Gavin Hinks, journalist

In recent weeks, Saudi Arabia’s Public Investment Fund (PIF) invested US$2.98bn in Nintendo and funded the launch of a coffee company. In February, Qatar Investment Authority (QIA) put up a US$1.5bn investment in Bodhi Tree, an Indian media company headed by James Murdoch. Elsewhere, Mubadala, one of Abu Dhabi’s sovereign wealth funds, helped support a US$2.3bn investment in Salesloft, an online sales engagement platform.

In themselves, these deals are interesting enough. But when placed alongside scores of others, they illustrate the activity and power of sovereign wealth funds (state-owned investment companies) and the influence they have over international markets.

Sovereigns are thinking about the welfare, the happiness, of their whole society

According to figures collected by a specialist research group at IE University in Madrid, sovereign funds now number 98, have around US$10.3 trillion in assets under management, and have just been through one of their most active periods on record. Indeed, the largest funds joined in what IE’s report calls the ‘global frenzy of deal activity’ that followed the first phase of the pandemic.

For Javier Capapé, a professor and co-author of the IE report, studying sovereigns reveals important insights. ‘We are typically surrounded by short-term, opportunistic investors. Here, we have the chance to look into investors’ thinking beyond financial resources, beyond financial metrics. They’re thinking about the welfare, the happiness, of their whole society.’ Examining sovereigns, he adds, offers a look into ‘how the world will look in the future’.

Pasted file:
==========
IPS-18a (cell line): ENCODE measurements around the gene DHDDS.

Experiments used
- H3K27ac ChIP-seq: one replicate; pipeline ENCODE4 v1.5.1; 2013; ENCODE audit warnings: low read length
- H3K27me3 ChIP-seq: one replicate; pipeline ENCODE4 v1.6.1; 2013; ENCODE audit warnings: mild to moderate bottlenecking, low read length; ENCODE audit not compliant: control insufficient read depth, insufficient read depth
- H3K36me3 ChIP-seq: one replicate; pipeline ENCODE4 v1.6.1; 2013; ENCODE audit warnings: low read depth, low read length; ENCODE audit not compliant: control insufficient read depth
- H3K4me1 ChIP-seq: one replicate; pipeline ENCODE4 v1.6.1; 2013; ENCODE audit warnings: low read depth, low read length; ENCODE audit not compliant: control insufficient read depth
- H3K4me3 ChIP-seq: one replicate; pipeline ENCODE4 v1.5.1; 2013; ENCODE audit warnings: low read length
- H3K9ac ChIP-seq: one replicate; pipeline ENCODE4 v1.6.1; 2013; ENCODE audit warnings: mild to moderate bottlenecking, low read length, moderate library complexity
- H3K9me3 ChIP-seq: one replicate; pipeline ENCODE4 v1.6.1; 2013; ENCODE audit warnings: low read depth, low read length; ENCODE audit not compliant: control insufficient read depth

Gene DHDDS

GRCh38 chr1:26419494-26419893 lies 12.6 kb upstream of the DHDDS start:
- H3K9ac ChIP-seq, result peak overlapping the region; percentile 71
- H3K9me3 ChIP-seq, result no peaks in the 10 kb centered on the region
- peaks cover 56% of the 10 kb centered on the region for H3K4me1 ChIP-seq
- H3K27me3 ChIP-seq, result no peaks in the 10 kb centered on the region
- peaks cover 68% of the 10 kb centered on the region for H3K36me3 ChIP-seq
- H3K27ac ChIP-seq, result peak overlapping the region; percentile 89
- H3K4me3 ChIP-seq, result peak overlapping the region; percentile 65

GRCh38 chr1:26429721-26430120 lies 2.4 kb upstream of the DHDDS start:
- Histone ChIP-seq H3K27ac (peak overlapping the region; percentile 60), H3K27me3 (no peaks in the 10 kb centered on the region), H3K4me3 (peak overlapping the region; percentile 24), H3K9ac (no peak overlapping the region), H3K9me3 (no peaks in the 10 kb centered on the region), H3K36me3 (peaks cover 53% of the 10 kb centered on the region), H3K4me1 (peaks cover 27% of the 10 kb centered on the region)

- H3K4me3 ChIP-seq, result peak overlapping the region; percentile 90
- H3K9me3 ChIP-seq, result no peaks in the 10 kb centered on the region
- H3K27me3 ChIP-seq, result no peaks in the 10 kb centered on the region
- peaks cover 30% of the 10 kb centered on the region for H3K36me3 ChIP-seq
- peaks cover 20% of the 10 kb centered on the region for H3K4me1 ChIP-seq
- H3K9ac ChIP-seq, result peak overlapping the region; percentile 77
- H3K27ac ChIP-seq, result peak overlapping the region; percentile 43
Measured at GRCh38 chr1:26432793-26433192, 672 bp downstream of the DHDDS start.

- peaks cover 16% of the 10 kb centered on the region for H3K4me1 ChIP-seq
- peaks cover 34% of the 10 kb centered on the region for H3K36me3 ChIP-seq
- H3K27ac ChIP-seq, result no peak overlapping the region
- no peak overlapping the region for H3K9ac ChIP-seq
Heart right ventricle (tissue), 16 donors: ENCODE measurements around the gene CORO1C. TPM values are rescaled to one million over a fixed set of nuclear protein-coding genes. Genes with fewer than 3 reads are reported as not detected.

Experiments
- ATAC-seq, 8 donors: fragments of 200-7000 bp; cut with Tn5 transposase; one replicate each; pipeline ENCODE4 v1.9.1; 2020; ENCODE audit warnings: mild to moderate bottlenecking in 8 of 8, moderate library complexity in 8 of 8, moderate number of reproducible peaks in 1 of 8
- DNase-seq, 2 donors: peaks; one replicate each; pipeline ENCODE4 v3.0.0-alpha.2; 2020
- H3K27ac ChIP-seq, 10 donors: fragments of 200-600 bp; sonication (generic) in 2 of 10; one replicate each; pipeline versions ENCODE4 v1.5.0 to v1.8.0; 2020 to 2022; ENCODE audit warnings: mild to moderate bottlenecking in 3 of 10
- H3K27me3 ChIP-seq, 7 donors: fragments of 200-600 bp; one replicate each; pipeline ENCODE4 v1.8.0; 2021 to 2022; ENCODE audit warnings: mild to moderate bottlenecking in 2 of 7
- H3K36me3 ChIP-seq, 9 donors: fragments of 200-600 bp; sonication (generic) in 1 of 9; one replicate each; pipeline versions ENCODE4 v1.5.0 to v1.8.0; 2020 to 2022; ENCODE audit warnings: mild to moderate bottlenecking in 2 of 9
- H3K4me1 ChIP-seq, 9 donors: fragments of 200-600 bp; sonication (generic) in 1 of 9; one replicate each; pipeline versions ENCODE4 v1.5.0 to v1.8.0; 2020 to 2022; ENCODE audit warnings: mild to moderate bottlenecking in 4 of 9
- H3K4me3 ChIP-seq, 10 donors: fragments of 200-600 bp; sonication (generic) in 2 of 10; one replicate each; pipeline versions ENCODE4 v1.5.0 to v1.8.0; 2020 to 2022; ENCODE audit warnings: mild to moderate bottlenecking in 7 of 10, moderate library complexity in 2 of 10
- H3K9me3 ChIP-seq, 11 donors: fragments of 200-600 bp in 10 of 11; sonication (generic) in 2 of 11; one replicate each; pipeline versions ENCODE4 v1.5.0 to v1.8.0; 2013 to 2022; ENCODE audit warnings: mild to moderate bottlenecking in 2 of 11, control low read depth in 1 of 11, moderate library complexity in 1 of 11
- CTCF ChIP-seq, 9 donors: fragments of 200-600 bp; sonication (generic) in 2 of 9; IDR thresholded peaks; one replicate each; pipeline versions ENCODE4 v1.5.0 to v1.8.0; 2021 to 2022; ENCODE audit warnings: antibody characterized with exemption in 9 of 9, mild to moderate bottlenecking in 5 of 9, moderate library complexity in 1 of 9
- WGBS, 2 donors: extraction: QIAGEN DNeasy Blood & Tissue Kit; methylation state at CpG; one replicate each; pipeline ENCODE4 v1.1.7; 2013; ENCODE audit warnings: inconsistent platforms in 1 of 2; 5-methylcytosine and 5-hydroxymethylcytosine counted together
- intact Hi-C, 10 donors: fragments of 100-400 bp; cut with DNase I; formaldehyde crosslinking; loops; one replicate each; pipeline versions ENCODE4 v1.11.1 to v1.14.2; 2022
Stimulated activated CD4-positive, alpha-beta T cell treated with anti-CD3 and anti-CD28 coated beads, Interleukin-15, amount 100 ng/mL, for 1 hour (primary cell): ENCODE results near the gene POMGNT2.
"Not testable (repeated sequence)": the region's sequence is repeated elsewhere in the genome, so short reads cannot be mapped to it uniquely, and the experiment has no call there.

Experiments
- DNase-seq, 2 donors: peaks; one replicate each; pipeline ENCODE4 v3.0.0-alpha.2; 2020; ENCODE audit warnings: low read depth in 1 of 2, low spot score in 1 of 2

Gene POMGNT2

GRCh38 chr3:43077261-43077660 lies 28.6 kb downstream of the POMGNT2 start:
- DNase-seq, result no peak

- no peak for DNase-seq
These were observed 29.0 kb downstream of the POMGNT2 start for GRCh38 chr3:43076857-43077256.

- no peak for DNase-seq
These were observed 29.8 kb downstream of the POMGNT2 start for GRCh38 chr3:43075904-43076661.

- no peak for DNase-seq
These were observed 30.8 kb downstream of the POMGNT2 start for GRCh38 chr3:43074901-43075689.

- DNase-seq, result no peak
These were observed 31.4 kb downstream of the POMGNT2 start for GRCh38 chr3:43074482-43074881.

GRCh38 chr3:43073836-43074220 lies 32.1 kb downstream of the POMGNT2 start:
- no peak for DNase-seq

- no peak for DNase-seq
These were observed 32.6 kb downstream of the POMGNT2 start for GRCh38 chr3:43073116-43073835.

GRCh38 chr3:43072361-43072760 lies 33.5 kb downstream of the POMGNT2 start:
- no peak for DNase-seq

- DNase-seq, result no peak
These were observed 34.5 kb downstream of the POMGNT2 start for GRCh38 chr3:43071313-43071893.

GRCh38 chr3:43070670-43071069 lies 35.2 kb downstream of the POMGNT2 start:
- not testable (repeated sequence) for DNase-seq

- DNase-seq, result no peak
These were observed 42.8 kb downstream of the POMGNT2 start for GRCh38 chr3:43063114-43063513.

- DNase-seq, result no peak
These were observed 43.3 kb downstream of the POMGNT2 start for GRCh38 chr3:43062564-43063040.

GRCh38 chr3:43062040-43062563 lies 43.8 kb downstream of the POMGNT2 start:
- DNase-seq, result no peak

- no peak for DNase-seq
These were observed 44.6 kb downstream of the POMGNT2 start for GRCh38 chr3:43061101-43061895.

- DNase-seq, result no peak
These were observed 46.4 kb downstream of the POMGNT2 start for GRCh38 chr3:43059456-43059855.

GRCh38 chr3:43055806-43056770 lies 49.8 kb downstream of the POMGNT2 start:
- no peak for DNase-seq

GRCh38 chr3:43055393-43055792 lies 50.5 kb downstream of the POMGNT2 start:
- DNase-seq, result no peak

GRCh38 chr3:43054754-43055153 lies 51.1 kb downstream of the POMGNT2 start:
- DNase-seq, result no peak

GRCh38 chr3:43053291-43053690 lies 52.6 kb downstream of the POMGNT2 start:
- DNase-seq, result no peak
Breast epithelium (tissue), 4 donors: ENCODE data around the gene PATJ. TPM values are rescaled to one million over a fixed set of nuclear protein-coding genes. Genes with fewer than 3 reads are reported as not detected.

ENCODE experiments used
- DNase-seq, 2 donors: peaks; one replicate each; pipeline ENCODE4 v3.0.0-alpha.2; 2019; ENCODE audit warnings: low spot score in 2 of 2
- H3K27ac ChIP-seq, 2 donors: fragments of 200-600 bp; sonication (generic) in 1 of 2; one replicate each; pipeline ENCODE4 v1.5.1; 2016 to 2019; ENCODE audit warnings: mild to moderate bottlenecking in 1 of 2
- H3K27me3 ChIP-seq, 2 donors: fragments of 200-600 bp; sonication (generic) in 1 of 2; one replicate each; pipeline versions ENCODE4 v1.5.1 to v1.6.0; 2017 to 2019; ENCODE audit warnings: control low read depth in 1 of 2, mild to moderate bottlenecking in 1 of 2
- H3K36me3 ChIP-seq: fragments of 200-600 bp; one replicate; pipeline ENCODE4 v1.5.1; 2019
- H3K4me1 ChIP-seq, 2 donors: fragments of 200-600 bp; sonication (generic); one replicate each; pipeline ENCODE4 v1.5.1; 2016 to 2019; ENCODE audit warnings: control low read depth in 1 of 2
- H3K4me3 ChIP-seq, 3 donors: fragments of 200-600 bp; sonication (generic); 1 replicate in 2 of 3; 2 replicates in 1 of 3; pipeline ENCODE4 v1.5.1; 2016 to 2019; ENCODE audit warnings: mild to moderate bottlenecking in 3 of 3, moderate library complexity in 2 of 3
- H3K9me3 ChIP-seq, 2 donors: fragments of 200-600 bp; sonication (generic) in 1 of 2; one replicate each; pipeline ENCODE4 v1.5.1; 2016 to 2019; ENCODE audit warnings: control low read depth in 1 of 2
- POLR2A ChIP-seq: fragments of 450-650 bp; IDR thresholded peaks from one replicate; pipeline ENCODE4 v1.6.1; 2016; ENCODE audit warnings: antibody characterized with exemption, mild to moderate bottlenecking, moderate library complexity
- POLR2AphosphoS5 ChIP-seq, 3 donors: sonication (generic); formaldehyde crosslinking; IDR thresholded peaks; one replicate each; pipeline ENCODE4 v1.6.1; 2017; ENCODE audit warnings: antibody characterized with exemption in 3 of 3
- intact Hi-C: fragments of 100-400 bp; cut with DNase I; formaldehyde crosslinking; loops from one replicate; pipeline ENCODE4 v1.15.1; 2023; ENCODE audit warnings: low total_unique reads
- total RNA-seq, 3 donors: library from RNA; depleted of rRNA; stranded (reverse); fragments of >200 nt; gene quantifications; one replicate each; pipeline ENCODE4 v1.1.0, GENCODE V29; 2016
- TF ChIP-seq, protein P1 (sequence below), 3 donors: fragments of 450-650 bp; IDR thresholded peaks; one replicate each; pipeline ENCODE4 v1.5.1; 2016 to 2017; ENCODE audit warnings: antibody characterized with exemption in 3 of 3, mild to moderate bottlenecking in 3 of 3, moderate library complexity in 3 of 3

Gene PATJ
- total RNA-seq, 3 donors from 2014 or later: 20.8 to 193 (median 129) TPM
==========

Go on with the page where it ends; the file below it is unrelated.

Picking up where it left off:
Shifting strategies

When contemplating the world of sovereign wealth funds, every observer makes the same remark: they are an incredibly diverse group of investors, with differing mandates and varying objectives. Generalising about a group that includes the world’s biggest sovereign, Norway’s Government Pension Fund Global (with a laser-like focus on sustainability), the China Investment Corporation, the Abu Dhabi Investment Authority (ADIA) and Saudi Arabia’s PIF is a seriously tricky task.

But observers have noted some adjustments. Research by Global SWF, an advisory firm, shows that many funds liquidated assets to help support pandemic efforts at home and even support some industries, especially airlines. ADIA drew down US$24bn, the Kuwait Investment Authority around US$25bn. 

But there are other issues at play. States such as Saudi Arabia and UAE have made sovereign funds the cornerstones of strategic efforts – so called ‘Vision 2030’ plans – to wean themselves off oil dependency.

According to Victoria Barbary, director of strategy at the International Forum of Sovereign Wealth Funds (IFSWF), the funds, like other investment vehicles, are also coming to terms with big strategic changes. ‘They held tight during the beginning of the pandemic, and they’re beginning to rethink some of these big issues,’ says Barbary. ‘The nature of both inflation, the lingering effects of the pandemic in China, and the conflict in Ukraine are all accelerating that process.’

Alternative assets

But the bigger issue is how sovereigns respond through their investments. According to IE’s report, they continued with longer term trends moving assets towards alternative investments, prioritising sectors such as software, healthcare and new energy sources, and with an increasing focus on environmental, social and governance (ESG).